Despite being a Nokia 5800 XpressMusic twin in terms of hardware, the 5230 software is in fact identical to the Nokia 5530 XpressMusic instead. That’s simply because the Nokia 5800 UI is actually behind all other S60 touch smartphones by Nokia. So if you thought that the 5230 UI will be trimmed down or anything, you were wrong.
The Nokia 5230 behaves much better than the 5800. Some of the UI improvements we’ve seen lately have eventually made their way to the 5800 with the latest firmware updates but the 5230 has a far more polished UI and user experience.
As with other S60 touch handsets, the Nokia 5230 main menu screams Symbian all over. Icons are set in a 3 x 4 grid or a list and you can freely reorder them. Screen orientation can be set to change automatically thanks to the accelerometer. The auto-rotation however doesn’t work on the homescreen.
And it’s that same homescreen that seems to be one of the areas that has suffered from the conversion to touch operation. The six slots on the Shortcut bar are now replaced by four, so they can be more thumb-friendly, there’s no WLAN wizard plug-in (not that it matters on the WiFi-less 5230) and the addition of a contacts bar (nice as it might be) doesn’t completely make up for anything.
The status icons on the Nokia 5230 are located on top of the homescreen, along with the calendar and the clock. A single press on the clock starts the clock application (which is only a click away from setting up an alarm) while tapping on the date opens a drop-down menu where you can either launch the calendar application or change the currently active profile.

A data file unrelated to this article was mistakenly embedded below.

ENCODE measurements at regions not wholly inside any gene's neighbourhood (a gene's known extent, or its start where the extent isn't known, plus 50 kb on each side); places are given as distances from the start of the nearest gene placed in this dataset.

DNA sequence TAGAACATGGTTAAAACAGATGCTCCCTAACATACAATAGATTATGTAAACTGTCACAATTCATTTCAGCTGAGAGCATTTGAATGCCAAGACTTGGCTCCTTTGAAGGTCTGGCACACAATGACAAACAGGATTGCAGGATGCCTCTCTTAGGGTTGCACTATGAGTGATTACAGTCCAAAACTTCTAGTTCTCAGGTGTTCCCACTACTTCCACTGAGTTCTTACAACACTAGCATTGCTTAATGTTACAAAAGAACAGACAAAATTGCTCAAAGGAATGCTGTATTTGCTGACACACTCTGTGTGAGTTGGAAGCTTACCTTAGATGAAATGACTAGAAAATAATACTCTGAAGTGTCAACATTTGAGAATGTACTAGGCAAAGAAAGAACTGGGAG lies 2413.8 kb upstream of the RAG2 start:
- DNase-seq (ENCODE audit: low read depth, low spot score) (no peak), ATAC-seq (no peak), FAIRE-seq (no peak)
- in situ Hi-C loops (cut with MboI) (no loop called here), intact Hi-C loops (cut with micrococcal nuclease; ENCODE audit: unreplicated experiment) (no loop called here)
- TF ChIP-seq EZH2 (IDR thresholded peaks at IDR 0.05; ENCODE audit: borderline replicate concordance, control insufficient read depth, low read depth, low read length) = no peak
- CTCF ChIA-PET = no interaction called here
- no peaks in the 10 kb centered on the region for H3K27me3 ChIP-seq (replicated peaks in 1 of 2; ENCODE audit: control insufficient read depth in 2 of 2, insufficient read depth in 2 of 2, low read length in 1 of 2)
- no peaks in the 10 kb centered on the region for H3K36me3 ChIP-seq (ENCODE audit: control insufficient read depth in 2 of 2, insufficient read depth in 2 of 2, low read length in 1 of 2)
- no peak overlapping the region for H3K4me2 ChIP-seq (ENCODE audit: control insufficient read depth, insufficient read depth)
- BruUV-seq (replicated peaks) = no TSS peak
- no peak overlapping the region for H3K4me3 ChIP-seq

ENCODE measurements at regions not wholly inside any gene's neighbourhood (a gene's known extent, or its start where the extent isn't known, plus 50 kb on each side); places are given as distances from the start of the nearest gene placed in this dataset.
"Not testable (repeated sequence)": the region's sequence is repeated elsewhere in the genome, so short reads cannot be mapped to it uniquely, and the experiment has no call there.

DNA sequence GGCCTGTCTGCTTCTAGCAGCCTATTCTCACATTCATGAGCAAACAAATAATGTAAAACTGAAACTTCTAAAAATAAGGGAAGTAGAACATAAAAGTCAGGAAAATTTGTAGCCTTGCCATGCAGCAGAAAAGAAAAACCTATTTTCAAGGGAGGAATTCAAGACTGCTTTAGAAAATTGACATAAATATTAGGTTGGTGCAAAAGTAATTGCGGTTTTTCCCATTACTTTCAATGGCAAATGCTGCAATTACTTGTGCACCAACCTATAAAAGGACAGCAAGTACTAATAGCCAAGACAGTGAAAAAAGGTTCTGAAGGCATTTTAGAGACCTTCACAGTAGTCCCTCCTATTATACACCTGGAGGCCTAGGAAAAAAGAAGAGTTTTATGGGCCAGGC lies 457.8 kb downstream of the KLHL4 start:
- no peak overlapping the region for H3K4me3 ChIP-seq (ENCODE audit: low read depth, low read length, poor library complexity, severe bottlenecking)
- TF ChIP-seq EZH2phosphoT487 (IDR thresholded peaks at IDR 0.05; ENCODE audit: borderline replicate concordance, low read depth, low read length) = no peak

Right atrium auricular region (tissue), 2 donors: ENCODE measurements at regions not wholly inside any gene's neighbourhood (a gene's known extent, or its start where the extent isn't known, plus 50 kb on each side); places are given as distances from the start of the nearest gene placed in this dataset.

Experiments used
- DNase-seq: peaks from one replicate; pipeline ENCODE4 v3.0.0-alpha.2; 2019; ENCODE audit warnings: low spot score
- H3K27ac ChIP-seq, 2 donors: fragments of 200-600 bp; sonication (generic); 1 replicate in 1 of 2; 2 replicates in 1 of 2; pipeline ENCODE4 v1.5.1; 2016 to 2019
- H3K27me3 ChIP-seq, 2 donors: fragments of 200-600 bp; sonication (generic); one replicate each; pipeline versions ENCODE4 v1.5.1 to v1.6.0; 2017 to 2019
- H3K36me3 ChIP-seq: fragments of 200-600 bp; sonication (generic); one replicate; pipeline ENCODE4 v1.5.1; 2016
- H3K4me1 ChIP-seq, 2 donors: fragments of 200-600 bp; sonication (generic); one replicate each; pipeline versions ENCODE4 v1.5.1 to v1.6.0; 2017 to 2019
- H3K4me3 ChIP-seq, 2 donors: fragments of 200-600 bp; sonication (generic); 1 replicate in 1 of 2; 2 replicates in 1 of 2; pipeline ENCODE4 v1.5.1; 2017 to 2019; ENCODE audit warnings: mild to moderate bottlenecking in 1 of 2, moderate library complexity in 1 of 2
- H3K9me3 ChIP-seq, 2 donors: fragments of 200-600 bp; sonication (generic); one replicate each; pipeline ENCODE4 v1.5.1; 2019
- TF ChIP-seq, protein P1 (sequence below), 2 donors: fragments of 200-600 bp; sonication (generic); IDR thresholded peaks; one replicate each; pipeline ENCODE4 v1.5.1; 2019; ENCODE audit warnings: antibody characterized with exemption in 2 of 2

The Contacts bar follows right beneath the status icons. Each contact is represented by the contact photo and their first name - and it's possible to have three contacts displayed at a time but the list is scrollable to left and right.
Selecting a contact from the Contact bar brings up a screen with info on the contact (different from what you get if you select the contact from the Contacts list). It has the contact photo, name and phone number.
Further down is an area that shows the communication history for that contact - both calls and messages. And finally, at the bottom there are the top two lines from the contact’s RSS feed.
We guess a nice trick is to add a contact that isn't a person just so that you'll have quick access to your favorite feeds on the homescreen.
Under the Contacts list, it's pretty much standard Active Standby but with fewer slots. You only get email notification showing the number of unread messages, along with the sender and subject of the most recent message.
The blank area beneath is reserved for the music player and radio mini apps - they get displayed when either is set to play in the background.
At the very bottom of the homescreen is the Shortcuts bar. Both the Contacts and the Shortcuts bars are optional and can be hidden.
The Media key, placed above the screen on the right, is a shortcut to the Music player, Gallery, Ovi Share, Videos, and the web browser. It's an excellent control that offers quick access to the handset's multimedia features. It's haptic-enabled too.